“This is the second time since being elected president that he has discussed the need for pharma reform, and thus we believe it should be taken with a measure of seriousness,” said Ronny Gal, analyst at Bernstein.
Some executives say they can stave off government intervention by policing themselves, and several companies have recently pledged to cap future price increases or launched assistance schemes to help Americans struggling with their healthcare costs.
However, there is disagreement within the industry on what form that self-policing should take, perhaps unsurprisingly so given the many different business models within the sector.
Dr Leonard Schleifer, chief executive of Regeneron, the New York-based biotech group, says drugmakers should stop implementing large annual price increases for medicines that have already been launched.
Many pharmaceutical groups kicked off 2017 by hiking the price of their existing medicines by about 10 per cent, well above the rate of inflation, while others, such as Pfizer, increased the cost of some products by 20 per cent.
“The message [from Trump] is clear: heal thyself or we’ll help you get healed,” said Dr Schleifer. “Arbitrarily every year increasing prices by egregious amounts isn’t going to work — those days are over.”
Mr Trump’s flirtation with a border tax is also causing consternation among some pharma companies, which import a large percentage of the drugs they sell in the US.
“In our industry I would say the vast majority of manufacturing is done outside of the US,” said Mr Walbert. Even when drugs are made in US factories, the active pharmaceutical ingredient is often sourced from other countries, especially India, he added.
Even before Mr Trump’s press conference there were nagging concerns inside pharmaceutical groups over some of his positions on healthcare, such as his scepticism towards vaccines.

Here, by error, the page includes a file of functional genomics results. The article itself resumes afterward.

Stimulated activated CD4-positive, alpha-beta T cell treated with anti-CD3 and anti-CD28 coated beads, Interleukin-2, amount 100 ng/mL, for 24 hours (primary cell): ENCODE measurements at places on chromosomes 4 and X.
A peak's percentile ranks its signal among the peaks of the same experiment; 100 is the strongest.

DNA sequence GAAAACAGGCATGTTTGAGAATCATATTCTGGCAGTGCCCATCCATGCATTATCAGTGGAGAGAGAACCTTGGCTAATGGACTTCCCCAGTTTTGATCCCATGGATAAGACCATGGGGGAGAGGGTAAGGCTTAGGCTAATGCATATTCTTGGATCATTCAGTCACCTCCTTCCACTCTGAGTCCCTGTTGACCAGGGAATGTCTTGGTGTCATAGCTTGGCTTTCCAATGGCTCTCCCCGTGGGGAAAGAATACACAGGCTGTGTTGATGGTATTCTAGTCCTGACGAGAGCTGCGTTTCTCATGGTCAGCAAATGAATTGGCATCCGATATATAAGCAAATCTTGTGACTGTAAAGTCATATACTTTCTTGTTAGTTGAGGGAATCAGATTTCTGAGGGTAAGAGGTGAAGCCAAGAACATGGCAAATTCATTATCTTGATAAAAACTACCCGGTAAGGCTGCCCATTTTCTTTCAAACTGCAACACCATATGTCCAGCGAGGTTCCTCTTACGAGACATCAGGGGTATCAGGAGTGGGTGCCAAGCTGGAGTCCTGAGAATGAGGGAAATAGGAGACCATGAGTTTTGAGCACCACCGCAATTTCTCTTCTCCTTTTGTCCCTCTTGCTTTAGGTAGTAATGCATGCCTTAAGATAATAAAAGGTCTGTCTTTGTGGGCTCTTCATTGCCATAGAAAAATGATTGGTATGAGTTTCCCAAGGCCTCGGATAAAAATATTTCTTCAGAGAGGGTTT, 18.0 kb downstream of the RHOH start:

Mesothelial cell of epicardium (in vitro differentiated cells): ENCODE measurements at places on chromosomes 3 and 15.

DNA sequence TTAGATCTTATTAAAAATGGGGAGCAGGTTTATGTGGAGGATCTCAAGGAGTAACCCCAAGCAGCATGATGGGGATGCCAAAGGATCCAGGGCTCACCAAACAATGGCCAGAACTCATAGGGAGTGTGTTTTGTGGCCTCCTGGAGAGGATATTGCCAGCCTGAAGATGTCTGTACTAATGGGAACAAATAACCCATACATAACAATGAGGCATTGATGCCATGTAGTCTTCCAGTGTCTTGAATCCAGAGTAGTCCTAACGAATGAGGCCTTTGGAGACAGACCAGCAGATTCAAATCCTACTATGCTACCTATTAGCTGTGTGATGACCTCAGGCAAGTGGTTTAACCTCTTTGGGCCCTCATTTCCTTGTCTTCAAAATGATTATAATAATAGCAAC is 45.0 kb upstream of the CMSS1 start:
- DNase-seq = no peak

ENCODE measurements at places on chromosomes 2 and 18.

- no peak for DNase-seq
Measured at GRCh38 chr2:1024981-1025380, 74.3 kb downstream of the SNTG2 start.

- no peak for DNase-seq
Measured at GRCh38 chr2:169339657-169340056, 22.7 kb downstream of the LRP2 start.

Robert Kennedy Jr, a nephew of John F Kennedy and a long-time critic of vaccines, said last week that he had been asked to head a commission on the safety of the treatments during a meeting with the president-elect at Trump Tower.
Mr Trump has a history of scepticism over vaccines, especially the combined measles, mumps and rubella (MMR) vaccine given to children, which has been erroneously linked to autism. In 2012, he called on the medical establishment to “stop giving monstrous combined vaccinations”.
Dr Olivier Brandicourt, chief executive of Sanofi, one of the “big four” vaccine manufacturers, said it was unusual for a prominent political figure to express concerns over the life-saving products.
“That type of anti-vaccine campaign, we’ve seen that in Europe, in France — there was always a background of low noise — but usually political figures are very much in favour of vaccines,” Dr Brandicourt said.
A spokesperson for the president-elect later said no final decisions had been taken but that Mr Trump was “exploring the possibility of forming a committee on autism, which affects so many families”.
Additional reporting by Eric Platt in New York